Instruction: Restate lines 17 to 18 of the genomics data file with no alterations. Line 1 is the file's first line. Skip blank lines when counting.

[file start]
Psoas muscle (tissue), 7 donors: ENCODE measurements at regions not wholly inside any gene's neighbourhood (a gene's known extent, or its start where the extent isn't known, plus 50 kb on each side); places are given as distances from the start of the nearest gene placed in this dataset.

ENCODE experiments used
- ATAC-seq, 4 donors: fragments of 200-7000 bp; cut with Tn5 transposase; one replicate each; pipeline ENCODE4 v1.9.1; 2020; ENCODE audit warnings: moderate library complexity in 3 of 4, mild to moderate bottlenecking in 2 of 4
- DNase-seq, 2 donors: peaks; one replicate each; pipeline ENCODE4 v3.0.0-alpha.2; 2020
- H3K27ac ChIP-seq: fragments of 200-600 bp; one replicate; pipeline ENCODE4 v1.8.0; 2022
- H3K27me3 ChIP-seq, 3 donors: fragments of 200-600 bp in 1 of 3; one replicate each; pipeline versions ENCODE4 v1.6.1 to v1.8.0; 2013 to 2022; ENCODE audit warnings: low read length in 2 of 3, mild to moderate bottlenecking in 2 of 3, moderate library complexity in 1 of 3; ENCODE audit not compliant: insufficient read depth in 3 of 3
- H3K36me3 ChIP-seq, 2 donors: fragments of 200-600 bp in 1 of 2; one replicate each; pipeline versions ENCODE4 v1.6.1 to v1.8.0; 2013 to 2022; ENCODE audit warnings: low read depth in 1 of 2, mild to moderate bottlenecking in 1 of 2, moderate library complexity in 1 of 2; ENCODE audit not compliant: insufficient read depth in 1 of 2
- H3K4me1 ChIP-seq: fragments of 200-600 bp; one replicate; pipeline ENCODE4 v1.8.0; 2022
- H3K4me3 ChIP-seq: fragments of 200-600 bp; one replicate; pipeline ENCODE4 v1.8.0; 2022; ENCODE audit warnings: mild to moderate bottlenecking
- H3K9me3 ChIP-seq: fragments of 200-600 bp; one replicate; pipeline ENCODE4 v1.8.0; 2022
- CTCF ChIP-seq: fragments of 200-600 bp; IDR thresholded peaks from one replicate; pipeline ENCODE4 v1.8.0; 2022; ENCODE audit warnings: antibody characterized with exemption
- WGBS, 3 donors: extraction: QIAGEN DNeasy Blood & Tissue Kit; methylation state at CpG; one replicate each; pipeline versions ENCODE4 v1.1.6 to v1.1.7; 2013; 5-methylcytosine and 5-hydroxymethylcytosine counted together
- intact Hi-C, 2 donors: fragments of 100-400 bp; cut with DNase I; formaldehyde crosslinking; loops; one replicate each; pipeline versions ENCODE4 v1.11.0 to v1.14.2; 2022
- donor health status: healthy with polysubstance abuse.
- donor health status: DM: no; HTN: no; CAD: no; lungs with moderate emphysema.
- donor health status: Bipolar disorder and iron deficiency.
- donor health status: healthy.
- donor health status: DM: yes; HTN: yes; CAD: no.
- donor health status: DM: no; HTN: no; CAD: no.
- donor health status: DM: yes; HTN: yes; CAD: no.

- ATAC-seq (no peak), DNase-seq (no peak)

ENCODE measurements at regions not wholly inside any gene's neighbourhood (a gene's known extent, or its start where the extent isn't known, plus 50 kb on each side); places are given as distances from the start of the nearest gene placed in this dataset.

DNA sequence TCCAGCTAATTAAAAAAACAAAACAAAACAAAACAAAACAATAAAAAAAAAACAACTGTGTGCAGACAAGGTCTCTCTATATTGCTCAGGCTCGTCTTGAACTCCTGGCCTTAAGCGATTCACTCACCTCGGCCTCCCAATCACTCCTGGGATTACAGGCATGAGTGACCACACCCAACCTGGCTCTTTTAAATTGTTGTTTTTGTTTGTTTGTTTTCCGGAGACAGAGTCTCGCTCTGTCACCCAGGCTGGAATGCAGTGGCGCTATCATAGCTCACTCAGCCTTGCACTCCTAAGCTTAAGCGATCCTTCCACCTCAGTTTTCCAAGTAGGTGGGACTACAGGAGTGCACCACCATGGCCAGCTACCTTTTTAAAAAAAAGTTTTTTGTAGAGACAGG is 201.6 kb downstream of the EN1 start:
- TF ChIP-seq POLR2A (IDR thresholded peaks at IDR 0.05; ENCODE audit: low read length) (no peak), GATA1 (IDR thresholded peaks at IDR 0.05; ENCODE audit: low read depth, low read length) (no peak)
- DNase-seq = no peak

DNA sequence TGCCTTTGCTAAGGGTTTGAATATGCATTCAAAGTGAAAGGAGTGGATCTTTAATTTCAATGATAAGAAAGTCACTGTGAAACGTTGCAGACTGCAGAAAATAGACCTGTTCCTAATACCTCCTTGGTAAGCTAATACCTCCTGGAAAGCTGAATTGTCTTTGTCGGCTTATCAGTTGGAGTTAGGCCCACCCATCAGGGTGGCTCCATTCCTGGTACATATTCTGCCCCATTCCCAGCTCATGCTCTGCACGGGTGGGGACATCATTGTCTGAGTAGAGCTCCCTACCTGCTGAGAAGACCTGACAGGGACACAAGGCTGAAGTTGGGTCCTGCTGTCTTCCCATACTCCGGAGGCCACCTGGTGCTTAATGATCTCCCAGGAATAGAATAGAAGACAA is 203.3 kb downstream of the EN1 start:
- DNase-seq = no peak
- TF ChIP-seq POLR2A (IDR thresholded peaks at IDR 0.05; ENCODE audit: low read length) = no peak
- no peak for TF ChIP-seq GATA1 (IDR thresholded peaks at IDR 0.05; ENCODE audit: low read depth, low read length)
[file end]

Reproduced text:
- donor health status: healthy.
- donor health status: DM: yes; HTN: yes; CAD: no.